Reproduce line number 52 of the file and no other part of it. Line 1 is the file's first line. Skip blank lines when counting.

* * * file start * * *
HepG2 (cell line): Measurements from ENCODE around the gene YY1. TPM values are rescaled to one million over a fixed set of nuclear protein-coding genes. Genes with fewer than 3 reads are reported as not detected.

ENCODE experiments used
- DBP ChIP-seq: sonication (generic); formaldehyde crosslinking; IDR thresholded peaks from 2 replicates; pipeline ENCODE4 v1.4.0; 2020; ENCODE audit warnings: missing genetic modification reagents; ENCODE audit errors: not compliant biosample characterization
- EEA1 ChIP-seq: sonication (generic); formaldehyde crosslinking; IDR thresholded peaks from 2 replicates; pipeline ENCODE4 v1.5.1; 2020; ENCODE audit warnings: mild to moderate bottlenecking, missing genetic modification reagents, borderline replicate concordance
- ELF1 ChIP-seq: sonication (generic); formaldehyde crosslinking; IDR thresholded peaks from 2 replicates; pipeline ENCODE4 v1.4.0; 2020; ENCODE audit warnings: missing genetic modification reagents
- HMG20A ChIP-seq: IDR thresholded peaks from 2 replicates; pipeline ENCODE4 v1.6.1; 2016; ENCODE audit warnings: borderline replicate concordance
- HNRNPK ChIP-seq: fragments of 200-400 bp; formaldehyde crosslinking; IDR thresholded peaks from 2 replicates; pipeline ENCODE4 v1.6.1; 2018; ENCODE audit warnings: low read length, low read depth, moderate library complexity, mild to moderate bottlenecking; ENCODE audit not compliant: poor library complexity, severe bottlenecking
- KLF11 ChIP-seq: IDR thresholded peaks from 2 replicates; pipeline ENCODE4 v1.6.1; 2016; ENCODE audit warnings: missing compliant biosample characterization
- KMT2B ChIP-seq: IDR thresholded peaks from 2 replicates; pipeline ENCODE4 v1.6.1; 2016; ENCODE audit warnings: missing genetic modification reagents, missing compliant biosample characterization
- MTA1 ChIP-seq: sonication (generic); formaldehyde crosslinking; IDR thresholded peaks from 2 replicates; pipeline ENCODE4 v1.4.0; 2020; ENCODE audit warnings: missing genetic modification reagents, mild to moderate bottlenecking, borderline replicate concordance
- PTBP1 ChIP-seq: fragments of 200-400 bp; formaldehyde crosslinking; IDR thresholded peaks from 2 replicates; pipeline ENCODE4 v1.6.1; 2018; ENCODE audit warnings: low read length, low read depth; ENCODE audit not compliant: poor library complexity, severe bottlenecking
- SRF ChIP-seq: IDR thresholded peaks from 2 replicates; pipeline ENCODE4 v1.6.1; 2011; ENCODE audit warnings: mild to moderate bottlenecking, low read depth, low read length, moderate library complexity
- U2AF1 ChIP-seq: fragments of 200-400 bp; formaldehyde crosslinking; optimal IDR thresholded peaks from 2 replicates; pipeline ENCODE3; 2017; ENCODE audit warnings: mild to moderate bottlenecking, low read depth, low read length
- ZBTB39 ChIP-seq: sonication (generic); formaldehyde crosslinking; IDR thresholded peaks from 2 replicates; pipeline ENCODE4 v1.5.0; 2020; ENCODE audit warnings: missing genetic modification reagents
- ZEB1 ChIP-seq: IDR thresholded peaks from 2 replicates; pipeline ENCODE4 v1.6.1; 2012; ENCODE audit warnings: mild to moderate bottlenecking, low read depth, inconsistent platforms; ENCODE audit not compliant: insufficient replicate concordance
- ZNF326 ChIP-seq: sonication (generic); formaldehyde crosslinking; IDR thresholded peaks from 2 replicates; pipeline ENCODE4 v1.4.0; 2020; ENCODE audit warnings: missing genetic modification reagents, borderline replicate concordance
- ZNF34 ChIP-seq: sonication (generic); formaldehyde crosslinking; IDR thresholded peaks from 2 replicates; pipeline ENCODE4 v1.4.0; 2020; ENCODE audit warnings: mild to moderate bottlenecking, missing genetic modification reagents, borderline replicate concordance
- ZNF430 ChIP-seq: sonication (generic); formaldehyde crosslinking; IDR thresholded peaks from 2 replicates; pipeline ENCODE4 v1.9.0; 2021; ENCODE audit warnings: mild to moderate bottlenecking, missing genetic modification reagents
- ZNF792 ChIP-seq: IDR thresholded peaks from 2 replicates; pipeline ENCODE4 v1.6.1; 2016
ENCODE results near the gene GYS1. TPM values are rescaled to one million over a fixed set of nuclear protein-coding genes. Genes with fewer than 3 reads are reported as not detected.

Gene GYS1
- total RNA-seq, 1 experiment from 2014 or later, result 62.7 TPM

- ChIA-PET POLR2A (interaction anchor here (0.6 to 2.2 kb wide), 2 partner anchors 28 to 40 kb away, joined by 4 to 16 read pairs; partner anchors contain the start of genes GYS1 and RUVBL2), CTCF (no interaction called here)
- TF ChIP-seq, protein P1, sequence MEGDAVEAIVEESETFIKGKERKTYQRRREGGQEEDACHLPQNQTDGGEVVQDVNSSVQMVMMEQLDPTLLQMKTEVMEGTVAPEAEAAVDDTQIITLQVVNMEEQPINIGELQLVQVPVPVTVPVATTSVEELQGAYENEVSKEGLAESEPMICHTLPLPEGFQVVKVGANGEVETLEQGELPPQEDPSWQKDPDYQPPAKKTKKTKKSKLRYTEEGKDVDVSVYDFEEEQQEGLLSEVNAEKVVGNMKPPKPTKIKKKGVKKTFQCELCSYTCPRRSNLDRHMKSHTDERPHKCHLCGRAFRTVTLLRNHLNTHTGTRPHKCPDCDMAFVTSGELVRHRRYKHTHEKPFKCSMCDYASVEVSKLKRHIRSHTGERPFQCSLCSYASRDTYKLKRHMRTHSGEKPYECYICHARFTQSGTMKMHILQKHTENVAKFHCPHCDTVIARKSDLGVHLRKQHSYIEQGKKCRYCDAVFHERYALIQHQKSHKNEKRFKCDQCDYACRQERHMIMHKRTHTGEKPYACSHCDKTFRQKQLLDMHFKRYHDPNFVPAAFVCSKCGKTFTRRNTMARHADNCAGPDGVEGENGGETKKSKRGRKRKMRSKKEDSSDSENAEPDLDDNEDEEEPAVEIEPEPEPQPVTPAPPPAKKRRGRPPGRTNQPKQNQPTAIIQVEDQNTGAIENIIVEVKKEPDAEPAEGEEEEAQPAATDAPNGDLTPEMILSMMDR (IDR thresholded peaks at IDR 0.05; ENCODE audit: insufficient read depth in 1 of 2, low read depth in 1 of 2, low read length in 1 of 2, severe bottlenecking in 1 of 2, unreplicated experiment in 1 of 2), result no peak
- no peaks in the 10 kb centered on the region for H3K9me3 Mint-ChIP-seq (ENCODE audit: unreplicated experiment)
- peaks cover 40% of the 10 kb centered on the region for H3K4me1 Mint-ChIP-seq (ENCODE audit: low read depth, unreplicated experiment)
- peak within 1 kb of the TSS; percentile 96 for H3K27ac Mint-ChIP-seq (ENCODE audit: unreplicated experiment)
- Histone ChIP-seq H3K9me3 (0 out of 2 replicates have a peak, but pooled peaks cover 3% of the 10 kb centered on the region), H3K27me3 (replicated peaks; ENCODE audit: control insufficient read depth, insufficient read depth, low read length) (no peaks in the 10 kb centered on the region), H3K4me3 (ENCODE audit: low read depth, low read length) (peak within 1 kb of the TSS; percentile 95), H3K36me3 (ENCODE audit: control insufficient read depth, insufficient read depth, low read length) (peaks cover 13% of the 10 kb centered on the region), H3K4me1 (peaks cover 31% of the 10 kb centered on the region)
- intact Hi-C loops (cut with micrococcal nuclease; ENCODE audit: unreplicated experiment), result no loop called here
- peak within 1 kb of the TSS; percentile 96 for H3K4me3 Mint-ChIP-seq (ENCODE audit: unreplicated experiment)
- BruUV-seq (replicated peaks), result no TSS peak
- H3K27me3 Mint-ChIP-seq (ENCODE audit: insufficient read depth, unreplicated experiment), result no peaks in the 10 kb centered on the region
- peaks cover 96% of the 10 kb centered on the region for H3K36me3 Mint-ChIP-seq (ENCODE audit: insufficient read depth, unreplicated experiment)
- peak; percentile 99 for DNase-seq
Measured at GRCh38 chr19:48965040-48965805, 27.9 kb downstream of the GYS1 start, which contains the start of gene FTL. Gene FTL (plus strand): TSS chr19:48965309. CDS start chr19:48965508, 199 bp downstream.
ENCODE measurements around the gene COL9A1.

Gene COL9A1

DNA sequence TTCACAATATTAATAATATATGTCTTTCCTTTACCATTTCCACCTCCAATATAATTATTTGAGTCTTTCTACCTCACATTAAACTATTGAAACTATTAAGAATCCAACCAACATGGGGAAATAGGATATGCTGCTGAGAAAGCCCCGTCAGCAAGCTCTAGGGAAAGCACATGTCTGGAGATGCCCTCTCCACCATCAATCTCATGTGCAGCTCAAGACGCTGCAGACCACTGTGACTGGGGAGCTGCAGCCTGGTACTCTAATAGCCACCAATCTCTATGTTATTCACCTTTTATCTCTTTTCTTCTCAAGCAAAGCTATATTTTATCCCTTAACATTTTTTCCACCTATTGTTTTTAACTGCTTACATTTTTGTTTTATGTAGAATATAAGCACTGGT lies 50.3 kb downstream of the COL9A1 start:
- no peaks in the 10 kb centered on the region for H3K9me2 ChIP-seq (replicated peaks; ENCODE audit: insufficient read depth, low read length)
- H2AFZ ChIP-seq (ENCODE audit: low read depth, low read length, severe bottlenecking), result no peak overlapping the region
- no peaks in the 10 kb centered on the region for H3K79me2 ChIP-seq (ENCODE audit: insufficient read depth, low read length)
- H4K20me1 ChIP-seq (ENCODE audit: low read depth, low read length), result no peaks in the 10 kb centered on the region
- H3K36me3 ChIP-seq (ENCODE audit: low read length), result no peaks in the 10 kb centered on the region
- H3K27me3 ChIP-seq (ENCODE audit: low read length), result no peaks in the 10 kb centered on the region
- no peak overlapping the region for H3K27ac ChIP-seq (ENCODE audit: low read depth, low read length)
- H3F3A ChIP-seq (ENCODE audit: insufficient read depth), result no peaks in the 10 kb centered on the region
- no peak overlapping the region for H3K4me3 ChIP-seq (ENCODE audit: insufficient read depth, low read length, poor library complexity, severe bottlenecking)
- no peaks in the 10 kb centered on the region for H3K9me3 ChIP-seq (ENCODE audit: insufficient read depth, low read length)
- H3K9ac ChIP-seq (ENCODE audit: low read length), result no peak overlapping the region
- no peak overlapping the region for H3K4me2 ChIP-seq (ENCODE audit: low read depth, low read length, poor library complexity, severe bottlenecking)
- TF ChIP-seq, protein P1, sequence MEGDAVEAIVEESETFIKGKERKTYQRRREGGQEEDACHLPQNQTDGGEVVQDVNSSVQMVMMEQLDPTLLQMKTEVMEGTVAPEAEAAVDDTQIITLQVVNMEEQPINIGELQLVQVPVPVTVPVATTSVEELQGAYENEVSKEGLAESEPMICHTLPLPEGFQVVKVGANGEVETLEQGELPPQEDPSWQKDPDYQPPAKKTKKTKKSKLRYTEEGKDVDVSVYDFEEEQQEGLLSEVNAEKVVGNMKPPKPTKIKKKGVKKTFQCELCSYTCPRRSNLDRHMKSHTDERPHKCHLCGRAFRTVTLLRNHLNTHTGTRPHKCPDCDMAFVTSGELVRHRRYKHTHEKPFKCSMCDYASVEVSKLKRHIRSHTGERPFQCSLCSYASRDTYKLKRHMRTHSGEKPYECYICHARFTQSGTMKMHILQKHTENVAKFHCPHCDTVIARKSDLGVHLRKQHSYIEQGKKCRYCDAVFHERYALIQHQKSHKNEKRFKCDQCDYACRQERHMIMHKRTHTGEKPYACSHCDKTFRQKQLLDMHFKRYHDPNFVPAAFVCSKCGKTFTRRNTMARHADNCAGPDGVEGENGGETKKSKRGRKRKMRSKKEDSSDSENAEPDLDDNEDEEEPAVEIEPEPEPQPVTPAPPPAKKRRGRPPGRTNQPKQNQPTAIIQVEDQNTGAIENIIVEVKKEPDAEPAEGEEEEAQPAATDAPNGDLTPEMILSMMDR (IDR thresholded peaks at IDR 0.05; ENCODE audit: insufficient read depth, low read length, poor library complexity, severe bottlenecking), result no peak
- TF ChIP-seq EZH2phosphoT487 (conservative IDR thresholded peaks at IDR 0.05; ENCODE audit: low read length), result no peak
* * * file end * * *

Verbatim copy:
- TF ChIP-seq EZH2phosphoT487 (conservative IDR thresholded peaks at IDR 0.05; ENCODE audit: low read length), result no peak